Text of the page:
GKN Aerospace Invests £50M in Sustainable 3D Printing

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Leading UK aerospace manufacturer, GKN Aerospace, announced that it will be investing £50 million (about $64 million) in the company’s additive manufacturing (AM) capabilities at its Trollhättan, Sweden facility. £12 million of the funding (~$15 million) will come from Industriklivet, a financing initiative for sustainability and Industry 4.0 objectives within the Swedish Energy Agency.

GKN Aerospace is one of the world’s most experienced innovators when it comes to AM, with the company having organized its AM activity into a standalone brand, GKN Additive, in 2017. And, relevantly to the new £50 million investment, GKN Aerospace acquired Swedish directed energy deposition (DED) original equipment manufacturer (OEM), Permanova Lasersystem AB, in the fall of 2022.

The new AM facility in Sweden is expected to be operational sometime this year, and it is estimated that the investment will create about 150 new jobs. The most exciting aspect to the announcement is that it’s signaling the increased use of AM for engine components, in particular:

In a press release about GKN Aerospace’s £50 million investment in an AM facility in Sweden, Joakim Andersson, president of GKN Aerospace’s Engines business, said, “We are committed to driving sustainability in the aviation industry and pioneering improved solutions for our customers. Our development of additive fabrication for large, complex and load-bearing aircraft components is a great example of this and it marks a significant breakthrough for the industry. The benefits we see from this technology are truly game-changing. Government support has been pivotal in enabling us to push our capabilities forward and I am delighted to establish this unique technology in our world-leading facility in Trollhättan, Sweden.”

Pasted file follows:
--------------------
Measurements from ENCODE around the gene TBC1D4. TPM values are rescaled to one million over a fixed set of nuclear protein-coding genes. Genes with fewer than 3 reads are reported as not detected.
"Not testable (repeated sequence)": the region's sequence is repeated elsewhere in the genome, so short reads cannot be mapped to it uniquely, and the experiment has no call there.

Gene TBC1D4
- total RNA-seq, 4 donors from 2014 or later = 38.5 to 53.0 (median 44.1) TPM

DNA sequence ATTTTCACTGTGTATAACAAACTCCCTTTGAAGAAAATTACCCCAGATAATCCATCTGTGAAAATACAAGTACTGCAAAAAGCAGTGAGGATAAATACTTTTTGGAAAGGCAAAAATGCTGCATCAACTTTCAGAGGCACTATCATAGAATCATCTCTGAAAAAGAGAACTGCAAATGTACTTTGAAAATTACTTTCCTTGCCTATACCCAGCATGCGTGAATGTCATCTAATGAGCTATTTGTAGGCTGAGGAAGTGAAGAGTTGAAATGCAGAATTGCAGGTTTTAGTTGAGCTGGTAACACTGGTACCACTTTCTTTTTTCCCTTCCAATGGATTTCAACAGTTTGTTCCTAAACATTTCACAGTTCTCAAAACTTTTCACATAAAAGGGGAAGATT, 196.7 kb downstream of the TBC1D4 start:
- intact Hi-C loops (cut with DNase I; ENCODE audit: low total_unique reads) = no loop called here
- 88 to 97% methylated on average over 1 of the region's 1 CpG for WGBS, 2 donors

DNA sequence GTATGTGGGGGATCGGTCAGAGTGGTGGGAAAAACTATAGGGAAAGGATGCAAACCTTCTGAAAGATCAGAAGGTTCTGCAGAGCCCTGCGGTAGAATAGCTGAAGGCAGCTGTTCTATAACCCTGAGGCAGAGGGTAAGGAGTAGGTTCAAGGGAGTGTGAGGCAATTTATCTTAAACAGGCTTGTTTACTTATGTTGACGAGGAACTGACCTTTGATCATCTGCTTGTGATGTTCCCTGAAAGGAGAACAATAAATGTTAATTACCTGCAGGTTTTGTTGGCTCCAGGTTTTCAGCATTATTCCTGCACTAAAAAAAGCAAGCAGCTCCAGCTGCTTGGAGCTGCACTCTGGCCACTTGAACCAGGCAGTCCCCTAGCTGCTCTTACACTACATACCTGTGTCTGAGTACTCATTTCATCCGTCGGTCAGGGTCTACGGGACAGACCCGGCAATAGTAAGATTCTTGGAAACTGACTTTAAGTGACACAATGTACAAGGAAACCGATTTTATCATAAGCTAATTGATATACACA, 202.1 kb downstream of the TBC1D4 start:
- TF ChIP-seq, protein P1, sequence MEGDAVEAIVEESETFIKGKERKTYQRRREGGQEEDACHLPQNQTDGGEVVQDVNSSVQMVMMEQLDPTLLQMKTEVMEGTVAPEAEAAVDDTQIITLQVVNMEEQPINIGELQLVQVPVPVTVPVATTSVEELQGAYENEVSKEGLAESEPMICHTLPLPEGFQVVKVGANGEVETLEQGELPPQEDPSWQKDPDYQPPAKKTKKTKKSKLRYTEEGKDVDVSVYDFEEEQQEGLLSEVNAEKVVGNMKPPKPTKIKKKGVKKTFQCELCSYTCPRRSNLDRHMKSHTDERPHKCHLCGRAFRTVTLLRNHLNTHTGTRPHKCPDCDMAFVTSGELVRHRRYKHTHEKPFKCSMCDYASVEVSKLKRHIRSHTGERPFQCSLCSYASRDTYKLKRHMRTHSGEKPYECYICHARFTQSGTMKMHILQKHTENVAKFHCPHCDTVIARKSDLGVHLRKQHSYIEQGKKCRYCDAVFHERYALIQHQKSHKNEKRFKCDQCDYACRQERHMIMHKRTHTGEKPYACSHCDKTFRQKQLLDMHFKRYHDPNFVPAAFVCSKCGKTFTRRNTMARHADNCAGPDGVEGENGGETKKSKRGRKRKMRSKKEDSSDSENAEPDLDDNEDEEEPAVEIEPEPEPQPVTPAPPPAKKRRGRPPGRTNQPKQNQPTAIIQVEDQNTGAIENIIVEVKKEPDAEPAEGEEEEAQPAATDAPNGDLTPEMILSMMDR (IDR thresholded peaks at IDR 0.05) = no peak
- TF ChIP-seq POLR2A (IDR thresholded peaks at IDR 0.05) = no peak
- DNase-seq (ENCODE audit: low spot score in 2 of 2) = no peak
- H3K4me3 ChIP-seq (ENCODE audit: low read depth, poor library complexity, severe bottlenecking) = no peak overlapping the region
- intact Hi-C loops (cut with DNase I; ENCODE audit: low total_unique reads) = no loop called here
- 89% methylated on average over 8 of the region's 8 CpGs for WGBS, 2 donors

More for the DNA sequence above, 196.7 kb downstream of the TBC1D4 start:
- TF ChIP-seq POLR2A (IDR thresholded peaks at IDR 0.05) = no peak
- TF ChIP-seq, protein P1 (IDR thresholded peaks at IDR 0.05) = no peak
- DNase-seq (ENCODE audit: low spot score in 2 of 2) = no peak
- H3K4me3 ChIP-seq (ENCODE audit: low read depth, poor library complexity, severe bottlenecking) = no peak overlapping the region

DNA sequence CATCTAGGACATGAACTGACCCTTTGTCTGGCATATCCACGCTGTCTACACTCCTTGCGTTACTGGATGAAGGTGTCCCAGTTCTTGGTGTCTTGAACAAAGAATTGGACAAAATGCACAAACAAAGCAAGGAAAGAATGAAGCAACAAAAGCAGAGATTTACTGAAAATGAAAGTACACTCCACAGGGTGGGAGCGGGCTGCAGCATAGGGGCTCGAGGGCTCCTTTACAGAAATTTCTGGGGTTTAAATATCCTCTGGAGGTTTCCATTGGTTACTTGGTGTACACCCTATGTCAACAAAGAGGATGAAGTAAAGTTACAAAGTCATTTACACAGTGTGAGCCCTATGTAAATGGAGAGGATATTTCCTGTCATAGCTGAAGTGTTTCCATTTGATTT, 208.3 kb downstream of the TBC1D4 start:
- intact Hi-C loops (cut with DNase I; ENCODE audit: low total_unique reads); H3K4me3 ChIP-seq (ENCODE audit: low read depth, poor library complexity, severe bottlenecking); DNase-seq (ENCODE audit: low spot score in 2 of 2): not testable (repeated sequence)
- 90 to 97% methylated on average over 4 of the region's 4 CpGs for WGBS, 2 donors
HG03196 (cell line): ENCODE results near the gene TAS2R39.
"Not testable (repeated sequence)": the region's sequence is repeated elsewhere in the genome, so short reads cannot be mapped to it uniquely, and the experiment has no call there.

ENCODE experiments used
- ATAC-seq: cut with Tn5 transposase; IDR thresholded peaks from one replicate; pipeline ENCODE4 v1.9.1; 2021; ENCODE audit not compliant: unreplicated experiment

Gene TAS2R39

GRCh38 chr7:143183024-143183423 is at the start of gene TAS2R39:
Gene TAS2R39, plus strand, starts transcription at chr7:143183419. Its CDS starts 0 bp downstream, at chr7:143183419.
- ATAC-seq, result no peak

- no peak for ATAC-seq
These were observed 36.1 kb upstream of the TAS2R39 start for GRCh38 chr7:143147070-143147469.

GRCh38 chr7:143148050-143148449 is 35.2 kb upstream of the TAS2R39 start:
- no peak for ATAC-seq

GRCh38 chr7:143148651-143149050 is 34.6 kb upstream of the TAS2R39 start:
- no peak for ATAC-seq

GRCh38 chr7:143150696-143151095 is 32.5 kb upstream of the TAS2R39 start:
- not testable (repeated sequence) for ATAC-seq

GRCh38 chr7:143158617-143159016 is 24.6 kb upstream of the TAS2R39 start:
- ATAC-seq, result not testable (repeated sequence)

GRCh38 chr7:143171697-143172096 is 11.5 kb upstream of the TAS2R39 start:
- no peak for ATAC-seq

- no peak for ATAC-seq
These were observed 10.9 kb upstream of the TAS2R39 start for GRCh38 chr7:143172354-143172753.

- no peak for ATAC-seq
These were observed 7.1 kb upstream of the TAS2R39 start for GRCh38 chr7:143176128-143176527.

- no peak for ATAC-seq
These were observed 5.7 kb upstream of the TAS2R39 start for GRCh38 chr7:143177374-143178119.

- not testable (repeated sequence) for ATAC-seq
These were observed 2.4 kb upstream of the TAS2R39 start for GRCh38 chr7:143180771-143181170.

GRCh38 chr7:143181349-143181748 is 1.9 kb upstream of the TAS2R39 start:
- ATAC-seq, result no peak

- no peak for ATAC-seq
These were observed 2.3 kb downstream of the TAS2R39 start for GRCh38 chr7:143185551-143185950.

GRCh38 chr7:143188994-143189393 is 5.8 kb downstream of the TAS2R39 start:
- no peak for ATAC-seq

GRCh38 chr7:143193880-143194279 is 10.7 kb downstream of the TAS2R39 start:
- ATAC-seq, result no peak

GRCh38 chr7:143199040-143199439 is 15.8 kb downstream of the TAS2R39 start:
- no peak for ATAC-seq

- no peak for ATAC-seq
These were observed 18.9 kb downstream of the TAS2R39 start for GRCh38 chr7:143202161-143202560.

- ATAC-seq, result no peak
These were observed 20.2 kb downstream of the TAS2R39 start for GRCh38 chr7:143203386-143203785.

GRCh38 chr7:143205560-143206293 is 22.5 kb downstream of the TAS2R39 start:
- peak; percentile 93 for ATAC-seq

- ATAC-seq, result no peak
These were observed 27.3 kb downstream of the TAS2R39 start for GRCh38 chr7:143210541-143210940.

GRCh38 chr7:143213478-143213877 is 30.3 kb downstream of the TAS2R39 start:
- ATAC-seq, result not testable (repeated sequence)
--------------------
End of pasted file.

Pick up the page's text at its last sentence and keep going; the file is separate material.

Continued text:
The head of Research, Innovation and Business Development at the Swedish Energy Agency, Peter Engdahl, said, “GKN Aerospace’s solution will be able to contribute to a reduced use of raw materials and create opportunities to fundamentally change the design, making the aircraft engine lighter and more efficient. This is the first time this technology is being tested for this component size and we see the potential for it to spread globally and also in other areas.”

In addition to enhancing the sustainability of GKN’s overall operational footprint, the new investment could also certainly contribute to the acceleration of AM’s deployment for supply chain digitalization. As I wrote in a post from last October, supply chain digitalization is an increasingly urgent priority in the aerospace sector due to the rise of falsely certified aircraft parts.

It is highly possible that this exact problem is about to rear its head even more prominently. The US Federal Aviation Administration (FAA) has temporarily grounded the Boeing 737 MAX 9, in response to a panel door blowout mid-flight on an Alaska Airlines craft last week.

While the reason behind the malfunction is unclear as yet, it has already led to the discovery of more problems, including “loose hardware”, on other 737’s that have been grounded. Aerospace industry stakeholders may rapidly gain a far greater interest in all potential uses of AM for digitally-enabled quality control.

Images courtesy of GKN Aerospace

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